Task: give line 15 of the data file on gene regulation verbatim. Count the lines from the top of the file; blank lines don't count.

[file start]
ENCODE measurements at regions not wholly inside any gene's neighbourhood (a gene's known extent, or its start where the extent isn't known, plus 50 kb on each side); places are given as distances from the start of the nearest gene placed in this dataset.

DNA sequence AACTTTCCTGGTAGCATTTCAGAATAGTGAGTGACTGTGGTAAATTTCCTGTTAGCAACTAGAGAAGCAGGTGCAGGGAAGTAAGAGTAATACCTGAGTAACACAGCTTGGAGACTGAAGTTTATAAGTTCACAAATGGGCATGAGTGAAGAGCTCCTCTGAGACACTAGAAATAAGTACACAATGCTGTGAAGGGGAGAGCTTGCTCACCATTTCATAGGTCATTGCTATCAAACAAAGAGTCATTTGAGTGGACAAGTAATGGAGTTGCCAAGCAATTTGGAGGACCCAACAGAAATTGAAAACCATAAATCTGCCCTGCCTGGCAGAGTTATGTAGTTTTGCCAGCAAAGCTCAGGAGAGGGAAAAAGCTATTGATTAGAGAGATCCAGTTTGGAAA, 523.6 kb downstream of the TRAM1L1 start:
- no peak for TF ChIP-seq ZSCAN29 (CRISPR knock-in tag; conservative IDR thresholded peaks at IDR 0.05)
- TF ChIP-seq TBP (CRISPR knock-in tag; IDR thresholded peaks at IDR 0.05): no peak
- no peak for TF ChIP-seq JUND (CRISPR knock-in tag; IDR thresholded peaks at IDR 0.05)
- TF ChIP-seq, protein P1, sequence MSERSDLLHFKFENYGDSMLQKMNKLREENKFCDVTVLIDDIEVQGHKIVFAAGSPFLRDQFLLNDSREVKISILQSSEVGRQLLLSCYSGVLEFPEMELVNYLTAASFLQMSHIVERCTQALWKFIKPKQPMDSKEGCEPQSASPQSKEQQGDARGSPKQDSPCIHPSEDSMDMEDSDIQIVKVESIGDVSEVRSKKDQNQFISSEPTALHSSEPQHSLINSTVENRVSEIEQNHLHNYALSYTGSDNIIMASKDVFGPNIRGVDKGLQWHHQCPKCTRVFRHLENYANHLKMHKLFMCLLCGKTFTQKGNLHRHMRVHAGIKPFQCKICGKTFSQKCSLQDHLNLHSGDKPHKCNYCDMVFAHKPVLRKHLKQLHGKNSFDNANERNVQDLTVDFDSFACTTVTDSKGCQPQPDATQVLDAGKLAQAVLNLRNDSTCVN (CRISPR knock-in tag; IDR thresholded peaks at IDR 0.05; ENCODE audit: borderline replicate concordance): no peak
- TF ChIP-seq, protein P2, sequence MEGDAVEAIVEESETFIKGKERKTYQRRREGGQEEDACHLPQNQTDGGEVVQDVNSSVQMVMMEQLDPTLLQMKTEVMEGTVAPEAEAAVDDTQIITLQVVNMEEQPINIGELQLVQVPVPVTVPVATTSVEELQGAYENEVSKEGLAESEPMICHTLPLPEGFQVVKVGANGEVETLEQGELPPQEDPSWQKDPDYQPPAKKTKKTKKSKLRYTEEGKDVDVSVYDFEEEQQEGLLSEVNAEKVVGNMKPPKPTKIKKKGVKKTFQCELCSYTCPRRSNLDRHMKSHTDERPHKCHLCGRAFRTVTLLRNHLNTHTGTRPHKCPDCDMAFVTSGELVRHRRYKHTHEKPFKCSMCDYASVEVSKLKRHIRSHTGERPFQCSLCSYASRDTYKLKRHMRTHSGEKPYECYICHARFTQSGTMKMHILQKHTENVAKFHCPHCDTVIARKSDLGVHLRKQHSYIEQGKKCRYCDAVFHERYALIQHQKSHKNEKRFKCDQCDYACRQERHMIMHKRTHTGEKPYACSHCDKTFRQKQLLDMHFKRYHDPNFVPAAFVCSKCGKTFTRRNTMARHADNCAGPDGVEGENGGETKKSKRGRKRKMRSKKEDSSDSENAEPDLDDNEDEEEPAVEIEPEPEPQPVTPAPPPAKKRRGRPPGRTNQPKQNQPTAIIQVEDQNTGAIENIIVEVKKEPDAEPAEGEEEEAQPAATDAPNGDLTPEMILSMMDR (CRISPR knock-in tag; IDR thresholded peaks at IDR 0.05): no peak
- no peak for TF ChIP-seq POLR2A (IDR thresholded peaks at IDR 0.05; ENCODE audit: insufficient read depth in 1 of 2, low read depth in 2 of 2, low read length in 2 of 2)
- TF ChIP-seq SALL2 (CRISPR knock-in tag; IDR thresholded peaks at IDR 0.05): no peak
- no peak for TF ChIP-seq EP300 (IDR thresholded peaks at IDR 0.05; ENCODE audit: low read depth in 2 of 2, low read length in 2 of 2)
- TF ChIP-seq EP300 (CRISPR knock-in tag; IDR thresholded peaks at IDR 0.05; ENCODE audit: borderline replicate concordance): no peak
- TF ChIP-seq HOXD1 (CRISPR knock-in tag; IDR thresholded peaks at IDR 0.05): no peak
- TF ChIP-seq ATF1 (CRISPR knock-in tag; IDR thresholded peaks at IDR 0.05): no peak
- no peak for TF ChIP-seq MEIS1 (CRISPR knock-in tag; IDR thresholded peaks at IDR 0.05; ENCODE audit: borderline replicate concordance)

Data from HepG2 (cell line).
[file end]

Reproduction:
Data from HepG2 (cell line).